John 21


“Follow me.” As John concludes his gospel the last words of Jesus are recorded as, “follow me.” It’s interesting that one of the first things that Jesus says in this book is the same, “follow me” (John 1:43). This summarizes the life of a disciple– one who follows.

In the churches I was raised in nearly each week a call was made to believe in Jesus. I am thankful for this, but I don’t think that went quite far enough. We’re not called to simply “believe in” Jesus, the consistent call is to follow him. Perhaps I just missed this growing up, but I think it was easy for people to get the idea that Christianity was all about just what one believed.

Following Jesus, of course includes believing certain things about him, you’d hardly surrender everything and follow a person if you didn’t believe the claims he made. But following Jesus includes much more than mere belief. It means– to imitate him, to live surrendered to him, to commune with him, to think very hard about how Jesus would live his life in 2017 and do that. Following Jesus requires a complete 24/7 orientation of your life as a DISCIPLE of Jesus. Believing in Jesus always results in following him.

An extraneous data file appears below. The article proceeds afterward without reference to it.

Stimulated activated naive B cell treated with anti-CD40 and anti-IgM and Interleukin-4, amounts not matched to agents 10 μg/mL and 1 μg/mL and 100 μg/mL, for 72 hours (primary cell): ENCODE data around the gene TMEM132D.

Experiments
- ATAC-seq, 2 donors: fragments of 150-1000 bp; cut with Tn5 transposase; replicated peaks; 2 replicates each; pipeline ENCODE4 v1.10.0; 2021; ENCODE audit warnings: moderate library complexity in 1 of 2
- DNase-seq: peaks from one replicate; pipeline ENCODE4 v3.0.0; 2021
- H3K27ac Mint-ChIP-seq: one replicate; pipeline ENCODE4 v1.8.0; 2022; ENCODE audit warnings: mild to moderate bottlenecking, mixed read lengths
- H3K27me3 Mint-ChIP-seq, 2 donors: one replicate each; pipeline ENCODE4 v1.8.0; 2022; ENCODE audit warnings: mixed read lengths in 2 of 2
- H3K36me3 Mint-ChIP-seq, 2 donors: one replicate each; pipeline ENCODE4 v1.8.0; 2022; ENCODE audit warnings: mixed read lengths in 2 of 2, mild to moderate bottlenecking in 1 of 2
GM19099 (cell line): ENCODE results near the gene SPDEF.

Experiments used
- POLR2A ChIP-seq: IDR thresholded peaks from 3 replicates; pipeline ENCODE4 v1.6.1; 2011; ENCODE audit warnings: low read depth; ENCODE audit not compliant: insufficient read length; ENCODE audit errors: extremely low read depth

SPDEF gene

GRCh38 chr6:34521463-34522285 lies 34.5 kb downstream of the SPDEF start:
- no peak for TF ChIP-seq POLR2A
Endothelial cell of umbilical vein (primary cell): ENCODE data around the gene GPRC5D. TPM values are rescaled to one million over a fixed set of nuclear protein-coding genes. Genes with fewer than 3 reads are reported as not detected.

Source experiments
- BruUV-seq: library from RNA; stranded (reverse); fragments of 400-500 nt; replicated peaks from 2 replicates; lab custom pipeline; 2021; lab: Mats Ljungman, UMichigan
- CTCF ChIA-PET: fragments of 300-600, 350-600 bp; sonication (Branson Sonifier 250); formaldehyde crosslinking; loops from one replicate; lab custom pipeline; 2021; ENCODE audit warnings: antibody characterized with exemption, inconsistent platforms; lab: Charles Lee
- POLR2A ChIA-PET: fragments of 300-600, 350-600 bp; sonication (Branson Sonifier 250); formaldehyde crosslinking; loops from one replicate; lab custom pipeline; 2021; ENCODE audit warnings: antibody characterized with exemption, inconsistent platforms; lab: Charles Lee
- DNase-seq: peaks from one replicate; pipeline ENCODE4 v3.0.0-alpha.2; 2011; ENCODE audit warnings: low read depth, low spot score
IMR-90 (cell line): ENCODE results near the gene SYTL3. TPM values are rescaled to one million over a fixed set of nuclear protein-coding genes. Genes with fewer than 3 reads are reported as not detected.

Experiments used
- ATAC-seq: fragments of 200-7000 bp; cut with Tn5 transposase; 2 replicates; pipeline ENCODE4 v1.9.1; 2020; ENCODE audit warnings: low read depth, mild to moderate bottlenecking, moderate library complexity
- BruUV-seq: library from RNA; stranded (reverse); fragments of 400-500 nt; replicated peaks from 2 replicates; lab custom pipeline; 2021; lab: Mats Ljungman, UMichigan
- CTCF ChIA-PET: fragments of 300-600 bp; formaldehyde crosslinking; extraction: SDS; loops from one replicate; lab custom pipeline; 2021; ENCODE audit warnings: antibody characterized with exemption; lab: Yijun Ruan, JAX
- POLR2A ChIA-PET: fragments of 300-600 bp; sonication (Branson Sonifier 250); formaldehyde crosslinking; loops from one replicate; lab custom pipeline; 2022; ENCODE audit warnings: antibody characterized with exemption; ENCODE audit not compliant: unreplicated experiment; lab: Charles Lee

I think it was easy in the churches I grew up in to think that you could be “saved” but not really a follower of Jesus. Notwithstanding contentious hypothetical theological debates about eternal security, there really is no biblical evidence of someone who was considered a “disciple” of Jesus but didn’t actually follow/surrender to him. Were there cases, when a disciple was over taken in sin? Yes. Were there cases where a disciple turned back for a period of time? Yep. But the overall teaching in the New Testament is to help the struggling get back on track. The goal of a believer is to “finish the course” (See II Timothy 4:7). As theologian Scot McKnight said, “faithfulness can’t be measured in the morning of faith, but only in the evening of life.” In the gospels, a disciple is someone who persists in following Jesus despite difficulty (see parable of the sower Matthew 13).

In fact as we saw in John 6, there were a group of disciples that decided not to follow him any longer. It was then Jesus asked his 12 if they would continue to follow. To which Peter famously answer, “To whom shall we go? You have the words of eternal life” (John 6:68) Following Jesus matters. It is the essence of Christianity and it bookends the gospel of John.

Jesus’s parting words to his most trusted disciple is… follow me. No, it’s actually, “Don’t worry about the other guy, YOU FOLLOW ME!” It’s as if Jesus says, “You’ve got to get all of the distractions out of your head, and FOLLOW ME!”

How might 2017 be different if we simply took what Jesus said to Peter and totally applied that to our life? FOLLOW ME.